bzoooty has adopted , looked up 151 words, created 2 lists, listed 48 words, written 2 comments, added 1 tag, and loved 24 words.

Comments by bzoooty

  • Time makes everything old so the kissing, young darkness became a monstropolous old thing while Janie talked.

    -Zora Neal Hurston, Their Eyes Were Watching God (1937, p. 7)

    The monstropolous beast had left his bed. The two hundred miles a hour wind had loosed his chains. He seized hold of his dikes and ran forward until he met the quarters; uprooted them like grass and rushed on after his supposed-to-be conquerors, rolling the dikes, rolling the houses, rolling the people in the houses along with other timbers. The sea was walking the earth with a heavy heel.

    -Zora Neal Hurston, Their Eyes Were Watching God (1937)

    So for a few days he ignored the decision of the coin and just drove around with the Hoover tube. At night he looked out through the windshield into the monstropolous sky and had the old realization of his universal proportions, feeling what it was to be tiny and rootless. He thought about the dent he might make on the world if he disappeared, and it seemed negligible, too small to calculate. He squandered spare minutes wondering whether 'Hoover' had become a generic term for vacuum cleaners or whether it was, as others have argued, just a brand name. And all the time the Hoover tube lay like a great flaccid cock on his back seat, mocking his quiet fear, laughing at his pigeon-steps as he approached the executioner, sneering at his impotent indecision.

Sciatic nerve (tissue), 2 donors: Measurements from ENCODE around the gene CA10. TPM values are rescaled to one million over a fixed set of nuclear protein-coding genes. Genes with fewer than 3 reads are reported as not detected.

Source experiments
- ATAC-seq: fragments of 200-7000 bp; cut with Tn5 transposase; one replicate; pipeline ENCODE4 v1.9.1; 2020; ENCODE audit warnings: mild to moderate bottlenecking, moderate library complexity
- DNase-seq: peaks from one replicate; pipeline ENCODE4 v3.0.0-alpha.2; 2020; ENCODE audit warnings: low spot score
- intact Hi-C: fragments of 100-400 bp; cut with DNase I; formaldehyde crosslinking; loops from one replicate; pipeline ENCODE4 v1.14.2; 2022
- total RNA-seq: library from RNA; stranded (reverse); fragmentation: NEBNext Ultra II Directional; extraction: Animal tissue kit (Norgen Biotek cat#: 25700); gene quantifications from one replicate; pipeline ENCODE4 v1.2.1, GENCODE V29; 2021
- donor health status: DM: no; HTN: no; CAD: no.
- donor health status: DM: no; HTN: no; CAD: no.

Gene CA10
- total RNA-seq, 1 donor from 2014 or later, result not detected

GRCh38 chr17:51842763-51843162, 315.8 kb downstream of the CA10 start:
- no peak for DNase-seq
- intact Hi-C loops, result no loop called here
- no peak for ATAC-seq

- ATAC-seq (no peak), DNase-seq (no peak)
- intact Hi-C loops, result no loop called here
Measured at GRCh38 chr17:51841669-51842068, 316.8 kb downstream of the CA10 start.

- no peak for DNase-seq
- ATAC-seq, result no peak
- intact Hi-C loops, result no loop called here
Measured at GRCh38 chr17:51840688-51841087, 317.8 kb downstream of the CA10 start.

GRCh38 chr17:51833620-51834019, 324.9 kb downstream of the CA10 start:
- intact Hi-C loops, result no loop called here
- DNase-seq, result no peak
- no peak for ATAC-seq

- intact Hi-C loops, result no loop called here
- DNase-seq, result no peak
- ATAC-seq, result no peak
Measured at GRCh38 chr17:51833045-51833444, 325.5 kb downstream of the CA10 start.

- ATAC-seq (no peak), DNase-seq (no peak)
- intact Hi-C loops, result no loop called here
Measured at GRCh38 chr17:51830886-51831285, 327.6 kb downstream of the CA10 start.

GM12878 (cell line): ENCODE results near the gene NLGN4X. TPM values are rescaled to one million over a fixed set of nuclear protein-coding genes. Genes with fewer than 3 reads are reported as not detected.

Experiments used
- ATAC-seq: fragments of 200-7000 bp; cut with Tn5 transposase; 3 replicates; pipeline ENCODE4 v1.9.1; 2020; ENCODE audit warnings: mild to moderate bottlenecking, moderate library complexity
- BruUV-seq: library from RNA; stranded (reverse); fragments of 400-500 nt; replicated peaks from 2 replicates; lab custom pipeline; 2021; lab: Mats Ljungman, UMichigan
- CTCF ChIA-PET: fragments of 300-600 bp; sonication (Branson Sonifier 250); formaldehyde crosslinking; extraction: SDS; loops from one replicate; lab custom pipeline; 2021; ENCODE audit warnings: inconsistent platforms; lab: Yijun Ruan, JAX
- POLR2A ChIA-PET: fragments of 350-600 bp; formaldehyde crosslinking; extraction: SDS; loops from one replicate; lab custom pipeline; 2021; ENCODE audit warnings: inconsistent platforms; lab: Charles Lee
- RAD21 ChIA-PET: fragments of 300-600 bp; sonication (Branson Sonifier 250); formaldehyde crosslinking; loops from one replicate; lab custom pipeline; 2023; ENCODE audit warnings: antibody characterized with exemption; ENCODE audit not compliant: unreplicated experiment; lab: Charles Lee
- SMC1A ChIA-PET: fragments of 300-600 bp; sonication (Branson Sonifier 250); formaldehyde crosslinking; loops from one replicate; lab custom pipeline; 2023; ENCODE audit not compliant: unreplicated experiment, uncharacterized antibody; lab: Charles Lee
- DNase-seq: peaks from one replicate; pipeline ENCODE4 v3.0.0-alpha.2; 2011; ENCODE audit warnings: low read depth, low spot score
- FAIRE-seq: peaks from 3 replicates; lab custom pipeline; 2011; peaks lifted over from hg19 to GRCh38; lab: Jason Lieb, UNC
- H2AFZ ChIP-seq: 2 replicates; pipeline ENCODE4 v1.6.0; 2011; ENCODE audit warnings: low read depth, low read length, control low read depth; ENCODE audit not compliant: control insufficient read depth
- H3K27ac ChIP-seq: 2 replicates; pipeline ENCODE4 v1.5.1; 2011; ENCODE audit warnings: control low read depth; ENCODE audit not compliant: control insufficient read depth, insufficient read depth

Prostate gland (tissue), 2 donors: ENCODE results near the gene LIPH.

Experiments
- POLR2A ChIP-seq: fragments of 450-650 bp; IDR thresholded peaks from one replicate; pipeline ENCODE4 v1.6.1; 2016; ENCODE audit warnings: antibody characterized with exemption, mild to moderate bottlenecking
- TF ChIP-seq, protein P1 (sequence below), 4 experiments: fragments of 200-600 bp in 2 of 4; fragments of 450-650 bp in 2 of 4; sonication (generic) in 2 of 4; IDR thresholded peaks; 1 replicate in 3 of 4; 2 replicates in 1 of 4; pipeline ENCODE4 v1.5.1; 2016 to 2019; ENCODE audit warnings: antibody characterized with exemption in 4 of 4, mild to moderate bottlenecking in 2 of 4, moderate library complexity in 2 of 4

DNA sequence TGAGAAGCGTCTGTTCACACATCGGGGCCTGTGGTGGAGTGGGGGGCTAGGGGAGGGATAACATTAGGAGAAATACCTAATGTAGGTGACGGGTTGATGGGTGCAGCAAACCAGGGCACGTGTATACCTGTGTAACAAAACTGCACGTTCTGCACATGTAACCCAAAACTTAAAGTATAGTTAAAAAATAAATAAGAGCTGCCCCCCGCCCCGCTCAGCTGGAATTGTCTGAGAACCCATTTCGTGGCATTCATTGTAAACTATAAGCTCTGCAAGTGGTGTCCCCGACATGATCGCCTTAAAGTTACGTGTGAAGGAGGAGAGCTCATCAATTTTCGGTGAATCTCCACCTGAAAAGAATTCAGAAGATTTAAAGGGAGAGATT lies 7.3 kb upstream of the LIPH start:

-Zadie Smith, White Teeth (2000, p. 10)

    November 6, 2010

  • It doesn't alter the point that Barry made, even if he didn't know he was making it: we have about seven squillion hours' worth of recorded music in here and there's hardly a minute of it that describes how Laura's feeling now.

    -Nick Hornby, High Fidelity (1995, pp. 109-11)

    There were about seventy-nine squillion people in the world, and if you were very lucky, you would end up being loved by fifteen or twenty of them

    -Nick Hornby, About a Boy (1998, p. 179)

    November 17, 2009

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